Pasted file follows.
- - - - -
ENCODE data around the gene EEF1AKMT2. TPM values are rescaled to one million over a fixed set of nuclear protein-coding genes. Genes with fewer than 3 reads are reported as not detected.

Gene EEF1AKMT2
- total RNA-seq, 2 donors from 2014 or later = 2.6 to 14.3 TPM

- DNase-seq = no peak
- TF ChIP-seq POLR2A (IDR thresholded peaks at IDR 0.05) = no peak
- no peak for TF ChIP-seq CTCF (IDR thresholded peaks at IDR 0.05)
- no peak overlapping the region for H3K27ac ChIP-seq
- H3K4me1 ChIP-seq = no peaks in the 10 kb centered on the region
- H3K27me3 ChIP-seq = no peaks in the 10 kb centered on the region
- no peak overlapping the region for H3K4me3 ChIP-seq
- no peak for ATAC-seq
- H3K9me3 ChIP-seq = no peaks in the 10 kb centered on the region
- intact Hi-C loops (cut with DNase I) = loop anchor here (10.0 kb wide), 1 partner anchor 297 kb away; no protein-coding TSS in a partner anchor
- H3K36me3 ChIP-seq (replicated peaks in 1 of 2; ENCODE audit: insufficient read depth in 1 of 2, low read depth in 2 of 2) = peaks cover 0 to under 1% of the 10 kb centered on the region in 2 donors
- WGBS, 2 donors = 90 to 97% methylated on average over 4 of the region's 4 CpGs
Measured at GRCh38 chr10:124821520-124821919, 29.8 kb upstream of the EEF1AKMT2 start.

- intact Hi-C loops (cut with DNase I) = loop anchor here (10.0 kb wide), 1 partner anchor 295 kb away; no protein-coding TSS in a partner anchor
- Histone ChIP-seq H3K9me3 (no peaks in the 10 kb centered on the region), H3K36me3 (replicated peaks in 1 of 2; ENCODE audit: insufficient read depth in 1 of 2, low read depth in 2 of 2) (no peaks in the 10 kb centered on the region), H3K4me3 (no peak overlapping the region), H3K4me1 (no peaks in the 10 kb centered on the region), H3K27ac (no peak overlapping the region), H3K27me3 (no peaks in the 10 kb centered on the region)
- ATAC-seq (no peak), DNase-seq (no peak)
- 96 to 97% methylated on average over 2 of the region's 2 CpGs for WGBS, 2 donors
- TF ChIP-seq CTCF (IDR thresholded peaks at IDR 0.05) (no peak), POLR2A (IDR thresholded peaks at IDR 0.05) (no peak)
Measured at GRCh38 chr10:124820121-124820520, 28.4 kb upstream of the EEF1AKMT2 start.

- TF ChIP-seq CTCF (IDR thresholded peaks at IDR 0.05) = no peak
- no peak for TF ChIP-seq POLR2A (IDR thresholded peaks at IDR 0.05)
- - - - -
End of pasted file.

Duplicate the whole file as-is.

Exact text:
ENCODE data around the gene EEF1AKMT2. TPM values are rescaled to one million over a fixed set of nuclear protein-coding genes. Genes with fewer than 3 reads are reported as not detected.

Gene EEF1AKMT2
- total RNA-seq, 2 donors from 2014 or later = 2.6 to 14.3 TPM

- DNase-seq = no peak
- TF ChIP-seq POLR2A (IDR thresholded peaks at IDR 0.05) = no peak
- no peak for TF ChIP-seq CTCF (IDR thresholded peaks at IDR 0.05)
- no peak overlapping the region for H3K27ac ChIP-seq
- H3K4me1 ChIP-seq = no peaks in the 10 kb centered on the region
- H3K27me3 ChIP-seq = no peaks in the 10 kb centered on the region
- no peak overlapping the region for H3K4me3 ChIP-seq
- no peak for ATAC-seq
- H3K9me3 ChIP-seq = no peaks in the 10 kb centered on the region
- intact Hi-C loops (cut with DNase I) = loop anchor here (10.0 kb wide), 1 partner anchor 297 kb away; no protein-coding TSS in a partner anchor
- H3K36me3 ChIP-seq (replicated peaks in 1 of 2; ENCODE audit: insufficient read depth in 1 of 2, low read depth in 2 of 2) = peaks cover 0 to under 1% of the 10 kb centered on the region in 2 donors
- WGBS, 2 donors = 90 to 97% methylated on average over 4 of the region's 4 CpGs
Measured at GRCh38 chr10:124821520-124821919, 29.8 kb upstream of the EEF1AKMT2 start.

- intact Hi-C loops (cut with DNase I) = loop anchor here (10.0 kb wide), 1 partner anchor 295 kb away; no protein-coding TSS in a partner anchor
- Histone ChIP-seq H3K9me3 (no peaks in the 10 kb centered on the region), H3K36me3 (replicated peaks in 1 of 2; ENCODE audit: insufficient read depth in 1 of 2, low read depth in 2 of 2) (no peaks in the 10 kb centered on the region), H3K4me3 (no peak overlapping the region), H3K4me1 (no peaks in the 10 kb centered on the region), H3K27ac (no peak overlapping the region), H3K27me3 (no peaks in the 10 kb centered on the region)
- ATAC-seq (no peak), DNase-seq (no peak)
- 96 to 97% methylated on average over 2 of the region's 2 CpGs for WGBS, 2 donors
- TF ChIP-seq CTCF (IDR thresholded peaks at IDR 0.05) (no peak), POLR2A (IDR thresholded peaks at IDR 0.05) (no peak)
Measured at GRCh38 chr10:124820121-124820520, 28.4 kb upstream of the EEF1AKMT2 start.

- TF ChIP-seq CTCF (IDR thresholded peaks at IDR 0.05) = no peak
- no peak for TF ChIP-seq POLR2A (IDR thresholded peaks at IDR 0.05)